Skoda could have been at the forefront of the current craze for supermini-based SUVs – think Juke and Captur-class models.
Back in 2009 before either of these two cars, it launched a model you might conceivably remember, the Yeti, which used Fabia bits but dressed them up with crossover attitude.
It was a good start but the foundation wasn’t built upon. The facelifted Yeti of 2013 was disappointingly conservative in a market seeking high fashion. After four years on sale it was allowed to drift out of production without being properly replaced, leaving the Czech brand to wait until it could launch its own version of the small SUV design, based on the VW Group’s MQB-A0 platform, a chassis that by autumn 2019 had been pressed into service for the SEAT Arona and the Volkswagen T-Cross in this class. That was when Skoda was also able to use it to launch this car, the Kamiq.
Most customers will want the base 1.0-litre TSI petrol engine. Entry-level versions get it in 95PS form with a 5-speed gearbox, but further up the range the variants available feature this unit in a 115PS state of tune.
Go for that and you’ll be offered the option of a 7-speed DSG auto gearbox.
Both engines have impressive torque available from low revs – the 95PS version delivering 175Nm from just 2,000rpm and the 115PS version serving up its 200Nm across the same 2,000rpm to 3,500rpm band.
In other words, you won’t have to row this little SUV along with the gear lever through town.
Skoda is also offering two other units, a 1.5 TSI petrol powerplant and a 1.6 TDI diesel. Don’t expect a Kamiq to ride quite as well as a Scala, but for the school run and commuting duties, few buyers are likely to have issues.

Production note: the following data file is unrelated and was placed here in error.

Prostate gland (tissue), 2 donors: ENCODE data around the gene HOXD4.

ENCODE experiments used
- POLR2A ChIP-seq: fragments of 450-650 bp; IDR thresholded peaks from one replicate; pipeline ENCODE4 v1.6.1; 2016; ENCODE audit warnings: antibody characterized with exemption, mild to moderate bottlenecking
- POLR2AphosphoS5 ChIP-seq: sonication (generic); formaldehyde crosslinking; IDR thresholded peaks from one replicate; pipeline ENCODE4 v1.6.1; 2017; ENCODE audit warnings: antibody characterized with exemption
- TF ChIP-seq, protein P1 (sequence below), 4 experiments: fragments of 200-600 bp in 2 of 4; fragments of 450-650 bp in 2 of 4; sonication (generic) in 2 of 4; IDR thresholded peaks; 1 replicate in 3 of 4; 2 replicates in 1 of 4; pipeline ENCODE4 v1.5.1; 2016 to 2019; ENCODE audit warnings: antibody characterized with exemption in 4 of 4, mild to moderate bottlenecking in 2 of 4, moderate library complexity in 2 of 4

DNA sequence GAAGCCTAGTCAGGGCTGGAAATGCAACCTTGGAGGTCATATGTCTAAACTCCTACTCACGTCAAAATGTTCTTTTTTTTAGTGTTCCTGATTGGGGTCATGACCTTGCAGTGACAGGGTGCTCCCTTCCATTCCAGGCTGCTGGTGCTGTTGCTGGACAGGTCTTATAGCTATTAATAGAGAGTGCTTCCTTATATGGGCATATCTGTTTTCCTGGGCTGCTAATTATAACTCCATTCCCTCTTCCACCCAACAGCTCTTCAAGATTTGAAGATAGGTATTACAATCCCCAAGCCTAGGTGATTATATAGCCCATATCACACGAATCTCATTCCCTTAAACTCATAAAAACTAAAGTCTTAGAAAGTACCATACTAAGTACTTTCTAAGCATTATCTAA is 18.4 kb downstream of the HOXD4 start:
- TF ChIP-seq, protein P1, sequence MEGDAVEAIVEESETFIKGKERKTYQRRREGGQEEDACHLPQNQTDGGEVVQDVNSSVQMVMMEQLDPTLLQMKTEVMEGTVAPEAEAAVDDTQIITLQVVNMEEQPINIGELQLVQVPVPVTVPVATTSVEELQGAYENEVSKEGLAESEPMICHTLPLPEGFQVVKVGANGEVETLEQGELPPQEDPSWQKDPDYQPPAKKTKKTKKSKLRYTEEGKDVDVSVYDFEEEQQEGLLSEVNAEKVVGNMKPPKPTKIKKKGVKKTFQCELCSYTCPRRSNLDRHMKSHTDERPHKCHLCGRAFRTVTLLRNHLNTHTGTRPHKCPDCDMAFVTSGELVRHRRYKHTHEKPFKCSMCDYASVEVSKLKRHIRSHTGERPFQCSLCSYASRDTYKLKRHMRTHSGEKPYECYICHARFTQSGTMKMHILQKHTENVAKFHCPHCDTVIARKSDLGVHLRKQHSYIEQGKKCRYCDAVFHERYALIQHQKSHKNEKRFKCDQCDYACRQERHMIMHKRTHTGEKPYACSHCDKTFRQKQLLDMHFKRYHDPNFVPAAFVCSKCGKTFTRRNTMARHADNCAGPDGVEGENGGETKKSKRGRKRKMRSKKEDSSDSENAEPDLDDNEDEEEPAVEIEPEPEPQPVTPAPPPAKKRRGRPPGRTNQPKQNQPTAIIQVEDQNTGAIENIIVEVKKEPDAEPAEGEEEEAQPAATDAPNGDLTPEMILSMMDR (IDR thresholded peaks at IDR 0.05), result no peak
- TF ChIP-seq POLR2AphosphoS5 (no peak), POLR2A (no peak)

With cars like the Roomster and the Yeti, Skoda used to set itself apart with individualistic design. There’s nothing like that here. Instead, the Kamiq looks essentially like a version of one of the brand’s larger SUVs – the Karoq and the Kodiaq – that’s been somehow shrunk in a hot wash. The separated lighting panel for the dipped headlamp beams sits below rather than above the daytime running light strips flanking the grille. Otherwise, the front end here is very similar to the Skoda crossover norm.
Inside, there’s plenty of quality, acres of ergonomic design, little to surprise and nothing to disappoint.
Upper-spec models can have digital instrument cluster dials and all get the Czech brand’s shiny smart glass-fronted centre-dash screen that sets the class standard for infotainment.
Rear legroom isn’t of the order you’d find in the Scala or Octavia family hatch model you could buy from Skoda for similar money.
But Kamiq customers probably won’t care too much about that. The same comment applies to the boot, which measures in at 400 litres, extendable to 1,395 litres when the rear seats are folded.
Expect the Kamiq to sell in the £18,000 to £25,000 bracket, which is fractionally above what you’ll pay for volume rivals like Renault’s Captur and Nissan’s Juke but much the same as you’d have to find for this model’s two VW Group cousins, the Volkswagen T-Cross and the SEAT Arona.
Kamiq buyers are offered a choice of four trim levels – ‘S’, ‘SE’, ‘SE L’ and ‘Monte Carlo’.
Even the entry-level Kamiq S is decently equipped, coming with 16-inch alloy wheels, LED headlights and tail lights, air conditioning and a 6.5-inch touchscreen display.
Skoda quotes CO2 figures as ranging between 112 and 116g/km – so not too far off what you’d get in a diesel. Expect just under 50mpg on the combined cycle.
In conclusion, there’s nothing very original about the Kamiq, but it’s more in tune with the current zeitgeist than the old Yeti was.
And certainly more fashionable than the next model up in the Czech maker’s SUV model line-up, the rather worthy Karoq.
Skoda buyers are now well used to re-worked Volkswagen Group engineering with a bit of practical embellishment at a lower price – which is precisely what’s served up here.
If you’re looking for something more outlandish and personalisable, buy a Nissan Juke instead.
But one of those might not be as easy or as pleasing to live with as a Kamiq.
You get most of the sensible virtues we like in the brand’s Scala family hatch, without the rather vanilla blandness we don’t.
A Kamiq, in fact, is without doubt the trendiest car the marque has yet produced. A fashion statement that’s also a Skoda. Whoever would have thought it?